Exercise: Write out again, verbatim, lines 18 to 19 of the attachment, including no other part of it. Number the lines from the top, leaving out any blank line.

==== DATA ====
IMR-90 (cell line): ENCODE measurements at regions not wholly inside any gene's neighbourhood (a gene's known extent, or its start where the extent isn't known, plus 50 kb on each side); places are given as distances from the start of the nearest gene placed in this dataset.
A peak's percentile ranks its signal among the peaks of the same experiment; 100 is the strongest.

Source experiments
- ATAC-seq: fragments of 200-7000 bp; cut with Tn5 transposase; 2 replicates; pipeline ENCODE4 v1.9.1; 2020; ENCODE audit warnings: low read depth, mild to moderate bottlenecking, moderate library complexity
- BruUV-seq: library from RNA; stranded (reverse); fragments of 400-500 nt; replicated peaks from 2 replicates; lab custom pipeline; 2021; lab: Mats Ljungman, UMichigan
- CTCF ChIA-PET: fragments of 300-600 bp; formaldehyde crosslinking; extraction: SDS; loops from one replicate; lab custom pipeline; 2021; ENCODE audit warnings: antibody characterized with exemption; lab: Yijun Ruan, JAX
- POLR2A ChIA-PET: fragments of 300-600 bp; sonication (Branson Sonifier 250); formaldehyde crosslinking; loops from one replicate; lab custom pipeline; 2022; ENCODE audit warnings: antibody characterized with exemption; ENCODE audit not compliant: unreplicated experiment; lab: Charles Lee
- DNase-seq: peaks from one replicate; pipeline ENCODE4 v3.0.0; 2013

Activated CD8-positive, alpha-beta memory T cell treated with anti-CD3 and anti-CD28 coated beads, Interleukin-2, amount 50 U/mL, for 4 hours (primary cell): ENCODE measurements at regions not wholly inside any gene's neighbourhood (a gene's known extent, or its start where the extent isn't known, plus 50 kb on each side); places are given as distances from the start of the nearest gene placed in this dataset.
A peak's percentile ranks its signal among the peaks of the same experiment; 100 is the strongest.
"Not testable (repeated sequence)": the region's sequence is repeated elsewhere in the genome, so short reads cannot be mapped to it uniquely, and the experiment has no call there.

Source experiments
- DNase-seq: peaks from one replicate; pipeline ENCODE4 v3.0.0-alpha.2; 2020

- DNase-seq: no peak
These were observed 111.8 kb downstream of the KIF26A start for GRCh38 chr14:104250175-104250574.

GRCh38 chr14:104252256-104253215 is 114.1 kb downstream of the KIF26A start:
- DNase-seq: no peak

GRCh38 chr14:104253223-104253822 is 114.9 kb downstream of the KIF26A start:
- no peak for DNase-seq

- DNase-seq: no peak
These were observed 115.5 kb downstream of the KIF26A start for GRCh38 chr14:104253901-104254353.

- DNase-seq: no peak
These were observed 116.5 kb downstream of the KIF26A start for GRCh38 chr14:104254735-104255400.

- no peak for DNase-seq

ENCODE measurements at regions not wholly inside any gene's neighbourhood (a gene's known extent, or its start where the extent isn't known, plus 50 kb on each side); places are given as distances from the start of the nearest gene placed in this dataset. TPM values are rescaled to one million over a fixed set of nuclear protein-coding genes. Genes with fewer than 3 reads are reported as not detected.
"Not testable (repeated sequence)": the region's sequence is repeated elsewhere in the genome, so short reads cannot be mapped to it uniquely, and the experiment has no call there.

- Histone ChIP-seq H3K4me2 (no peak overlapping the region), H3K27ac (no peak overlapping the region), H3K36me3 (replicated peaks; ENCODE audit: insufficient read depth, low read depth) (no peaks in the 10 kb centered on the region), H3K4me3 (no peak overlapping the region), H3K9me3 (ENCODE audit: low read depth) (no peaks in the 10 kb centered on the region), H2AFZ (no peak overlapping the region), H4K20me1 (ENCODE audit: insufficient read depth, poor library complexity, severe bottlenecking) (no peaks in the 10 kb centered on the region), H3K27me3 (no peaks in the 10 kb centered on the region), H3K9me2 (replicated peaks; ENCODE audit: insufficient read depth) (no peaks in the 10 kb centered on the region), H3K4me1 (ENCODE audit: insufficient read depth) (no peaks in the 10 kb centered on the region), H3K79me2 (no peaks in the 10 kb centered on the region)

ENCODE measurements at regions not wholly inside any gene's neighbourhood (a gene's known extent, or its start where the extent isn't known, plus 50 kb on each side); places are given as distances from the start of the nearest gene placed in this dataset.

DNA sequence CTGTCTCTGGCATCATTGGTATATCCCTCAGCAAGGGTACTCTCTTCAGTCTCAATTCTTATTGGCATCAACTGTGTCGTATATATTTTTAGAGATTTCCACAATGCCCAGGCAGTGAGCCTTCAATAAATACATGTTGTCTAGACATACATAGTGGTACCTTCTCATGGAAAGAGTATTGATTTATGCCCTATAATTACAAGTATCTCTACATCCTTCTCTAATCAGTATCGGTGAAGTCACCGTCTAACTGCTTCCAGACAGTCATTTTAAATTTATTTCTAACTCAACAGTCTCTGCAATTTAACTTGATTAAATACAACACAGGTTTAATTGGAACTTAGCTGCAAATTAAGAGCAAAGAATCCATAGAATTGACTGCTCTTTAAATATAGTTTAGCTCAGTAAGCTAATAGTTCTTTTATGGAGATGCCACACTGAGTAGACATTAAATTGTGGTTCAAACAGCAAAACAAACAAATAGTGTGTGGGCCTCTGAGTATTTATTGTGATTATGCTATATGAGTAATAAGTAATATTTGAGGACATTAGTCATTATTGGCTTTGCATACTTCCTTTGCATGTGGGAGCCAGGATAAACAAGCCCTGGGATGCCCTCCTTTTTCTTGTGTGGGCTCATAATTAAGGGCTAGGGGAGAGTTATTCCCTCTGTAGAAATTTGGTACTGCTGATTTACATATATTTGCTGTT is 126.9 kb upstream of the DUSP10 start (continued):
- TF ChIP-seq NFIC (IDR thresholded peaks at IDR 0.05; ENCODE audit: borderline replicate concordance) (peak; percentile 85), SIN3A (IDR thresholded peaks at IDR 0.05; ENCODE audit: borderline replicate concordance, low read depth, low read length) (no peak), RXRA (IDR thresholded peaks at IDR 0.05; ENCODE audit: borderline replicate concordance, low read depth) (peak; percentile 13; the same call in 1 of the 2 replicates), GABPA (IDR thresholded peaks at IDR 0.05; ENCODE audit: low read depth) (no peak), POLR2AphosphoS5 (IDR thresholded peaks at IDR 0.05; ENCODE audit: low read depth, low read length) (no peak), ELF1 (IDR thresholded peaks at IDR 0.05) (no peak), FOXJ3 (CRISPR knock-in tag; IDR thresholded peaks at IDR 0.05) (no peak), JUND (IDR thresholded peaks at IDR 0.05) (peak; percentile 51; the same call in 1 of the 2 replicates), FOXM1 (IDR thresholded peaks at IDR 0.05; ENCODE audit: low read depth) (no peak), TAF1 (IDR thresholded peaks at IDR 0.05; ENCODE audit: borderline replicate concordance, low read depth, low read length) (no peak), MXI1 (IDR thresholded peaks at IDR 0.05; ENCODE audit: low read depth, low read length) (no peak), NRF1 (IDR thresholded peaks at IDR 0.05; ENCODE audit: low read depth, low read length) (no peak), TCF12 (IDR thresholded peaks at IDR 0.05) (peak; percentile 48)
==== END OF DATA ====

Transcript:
GRCh38 chr14:104253223-104253822 is 114.9 kb downstream of the KIF26A start:
- no peak for DNase-seq